Robert Ludlum’s The Treadstone Exile by Joshua Hood – A sequel to The Treadstone Resurrection finds Adam Hayes offering passage to a tech baron’s daughter, whose subsequent kidnapping pits the former Operation Treadstone agent against a rogue operative connected to a scheme to steal millions in relief aid.

Beneath the Keep (Queen of the Tearling) by Erika Johansen – A prequel to the best-selling Queen of the Tearling trilogy finds an underworld assassin, a farm girl-turned-rebel and a manipulated crown princess struggling to save their feudal Tearling world, while local rumors prophesize the rise of a great queen.

My Year Abroad by Chang-Rae Lee – An everyday American college student finds his life transformed by a Chinese-American businessman who unexpectedly takes him under his wing on a series of whimsical, heartbreaking and darkly shocking adventures throughout Asia. By the award-winning author of Native Speaker.

The Four Winds by Kristin Hannah – A Depression-era woman confronts a wrenching choice between fighting for the Dust Bowl-ravaged land she loves in Texas or pursuing an uncertain future in California. By the best-selling author of The Nightingale.

The Nature of Fragile Things by Susan Meissner – Moving to early 20th-century San Francisco to escape New York tenement life, an Irish mail-order bride uncovers transformative secrets involving a silent child and two other women before her precarious existence is upended by the great earthquake of 1906.

Blink of an Eye by Roy Johansen & Iris Johansen – Investigator Kendra Michaels teams up with military-trained bodyguard Jessie Mercado and agent-for-hire Adam Lynch in a desperate effort to rescue a famous pop singer who has been kidnapped during a live performance.

Blood Grove by Walter Mosley – Unlicensed private investigator-turned-hardboiled detective Easy Rawlins navigates sex clubs, the mafia and dangerous friends when he reluctantly accepts the racially charged case of a traumatized Vietnam War veteran in late-1960s Los Angeles.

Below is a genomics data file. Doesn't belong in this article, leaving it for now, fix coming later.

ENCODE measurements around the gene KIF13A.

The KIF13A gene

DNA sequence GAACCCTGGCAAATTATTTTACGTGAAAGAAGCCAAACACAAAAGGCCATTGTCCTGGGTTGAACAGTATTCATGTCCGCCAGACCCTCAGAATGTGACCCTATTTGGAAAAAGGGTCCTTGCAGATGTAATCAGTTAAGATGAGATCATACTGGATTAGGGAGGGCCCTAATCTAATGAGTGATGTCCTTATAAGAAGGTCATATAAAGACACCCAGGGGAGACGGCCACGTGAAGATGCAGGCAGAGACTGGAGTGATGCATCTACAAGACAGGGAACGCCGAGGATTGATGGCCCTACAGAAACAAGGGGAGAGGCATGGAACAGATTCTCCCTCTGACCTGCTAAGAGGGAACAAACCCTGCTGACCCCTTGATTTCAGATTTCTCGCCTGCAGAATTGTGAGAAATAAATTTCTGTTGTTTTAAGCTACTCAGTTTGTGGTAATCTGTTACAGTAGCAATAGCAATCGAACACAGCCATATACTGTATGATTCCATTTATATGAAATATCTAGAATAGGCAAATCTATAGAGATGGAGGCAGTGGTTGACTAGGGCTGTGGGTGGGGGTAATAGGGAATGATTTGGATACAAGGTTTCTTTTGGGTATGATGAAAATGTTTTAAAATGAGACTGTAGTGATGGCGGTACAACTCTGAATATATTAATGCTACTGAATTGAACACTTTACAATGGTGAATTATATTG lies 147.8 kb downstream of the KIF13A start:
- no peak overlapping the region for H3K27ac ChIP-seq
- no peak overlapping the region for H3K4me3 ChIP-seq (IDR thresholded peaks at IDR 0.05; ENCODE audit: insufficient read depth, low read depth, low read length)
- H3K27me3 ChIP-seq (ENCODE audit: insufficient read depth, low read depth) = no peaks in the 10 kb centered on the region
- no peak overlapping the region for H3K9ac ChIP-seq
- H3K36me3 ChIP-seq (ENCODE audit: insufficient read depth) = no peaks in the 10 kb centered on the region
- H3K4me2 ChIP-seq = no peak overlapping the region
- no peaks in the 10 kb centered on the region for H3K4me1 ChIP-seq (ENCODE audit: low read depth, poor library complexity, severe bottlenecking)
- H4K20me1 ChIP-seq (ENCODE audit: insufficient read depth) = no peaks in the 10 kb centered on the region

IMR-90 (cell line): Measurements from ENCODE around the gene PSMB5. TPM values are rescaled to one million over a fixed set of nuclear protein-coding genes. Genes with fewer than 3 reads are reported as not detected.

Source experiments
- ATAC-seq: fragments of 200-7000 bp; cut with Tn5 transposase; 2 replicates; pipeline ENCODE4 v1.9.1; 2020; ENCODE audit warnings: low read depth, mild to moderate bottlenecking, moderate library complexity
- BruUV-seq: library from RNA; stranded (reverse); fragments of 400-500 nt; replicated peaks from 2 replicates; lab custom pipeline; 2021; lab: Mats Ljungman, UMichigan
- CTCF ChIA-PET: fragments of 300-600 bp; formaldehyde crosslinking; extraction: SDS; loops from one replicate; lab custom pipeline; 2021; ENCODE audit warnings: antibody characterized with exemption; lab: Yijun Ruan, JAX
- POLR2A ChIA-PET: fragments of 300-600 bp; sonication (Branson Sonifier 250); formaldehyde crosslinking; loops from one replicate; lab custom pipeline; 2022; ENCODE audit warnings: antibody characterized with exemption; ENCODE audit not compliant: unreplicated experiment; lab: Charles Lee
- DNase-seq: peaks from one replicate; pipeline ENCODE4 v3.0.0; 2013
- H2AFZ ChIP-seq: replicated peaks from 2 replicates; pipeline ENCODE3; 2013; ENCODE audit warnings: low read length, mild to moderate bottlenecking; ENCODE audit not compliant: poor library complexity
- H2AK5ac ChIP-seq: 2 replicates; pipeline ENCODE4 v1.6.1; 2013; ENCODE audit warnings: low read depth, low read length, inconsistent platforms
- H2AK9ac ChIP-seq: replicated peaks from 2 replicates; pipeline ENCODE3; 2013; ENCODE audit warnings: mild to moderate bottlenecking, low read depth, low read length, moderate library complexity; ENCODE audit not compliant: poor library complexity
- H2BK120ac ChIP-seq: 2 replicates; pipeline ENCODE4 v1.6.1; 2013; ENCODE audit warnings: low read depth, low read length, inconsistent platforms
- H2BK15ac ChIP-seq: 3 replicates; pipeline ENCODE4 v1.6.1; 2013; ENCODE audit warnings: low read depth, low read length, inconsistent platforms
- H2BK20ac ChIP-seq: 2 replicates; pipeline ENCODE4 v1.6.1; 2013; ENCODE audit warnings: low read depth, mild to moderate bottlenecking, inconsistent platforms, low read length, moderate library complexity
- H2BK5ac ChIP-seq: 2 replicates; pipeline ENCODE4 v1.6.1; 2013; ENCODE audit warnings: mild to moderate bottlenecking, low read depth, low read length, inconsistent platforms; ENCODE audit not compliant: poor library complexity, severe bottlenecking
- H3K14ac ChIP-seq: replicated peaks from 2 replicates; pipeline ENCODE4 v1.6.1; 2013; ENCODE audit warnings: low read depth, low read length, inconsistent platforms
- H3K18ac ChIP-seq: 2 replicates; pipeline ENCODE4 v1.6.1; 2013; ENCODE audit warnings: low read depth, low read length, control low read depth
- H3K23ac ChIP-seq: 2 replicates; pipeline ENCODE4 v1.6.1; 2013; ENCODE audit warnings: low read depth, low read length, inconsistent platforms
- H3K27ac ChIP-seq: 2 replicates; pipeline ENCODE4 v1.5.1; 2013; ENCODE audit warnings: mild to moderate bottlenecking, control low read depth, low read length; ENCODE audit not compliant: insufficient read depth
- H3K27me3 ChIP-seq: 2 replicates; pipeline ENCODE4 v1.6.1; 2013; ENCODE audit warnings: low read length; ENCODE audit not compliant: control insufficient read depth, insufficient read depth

The Survivors by Jane Harper – Haunted by guilt for a reckless and consequential mistake in his youth, Kieran returns to his coastal hometown and his struggling fishing-industry parents, before the discovery of a body on the beach reveals long-held secrets.

Girl A by Abigail Dean – Bequeathed the house from where she escaped her brutally abusive parents, eldest child Lex Gracie navigates complicated family loyalties in her efforts to renovate the property into a safe place for her traumatized siblings.

The Sanatorium by Sarah Pearse – Accompanying family members to an isolated Swiss Alps hotel to recuperate from a traumatizing case, a woman detective uncovers the fates of long-ago tuberculosis patients who went missing from the property years earlier when it operated as a sanatorium.

Serpentine by Jonathan Kellerman – LAPD homicide lieutenant Milo Sturgis and brilliant psychologist Alex Delaware investigate a decades-unsolved case involving a rich and spoiled client, a mysterious birth mother and violent coincidences. By the Edgar Award-winning author of True Detectives.

The Shadow Box by Luanne Rice – Preparing for an exhibit that includes a piece about the domestic violence she once endured at the hands of her gubernatorial candidate husband, an artist survives a home invasion only to find herself pitted against dangerous corrupt forces.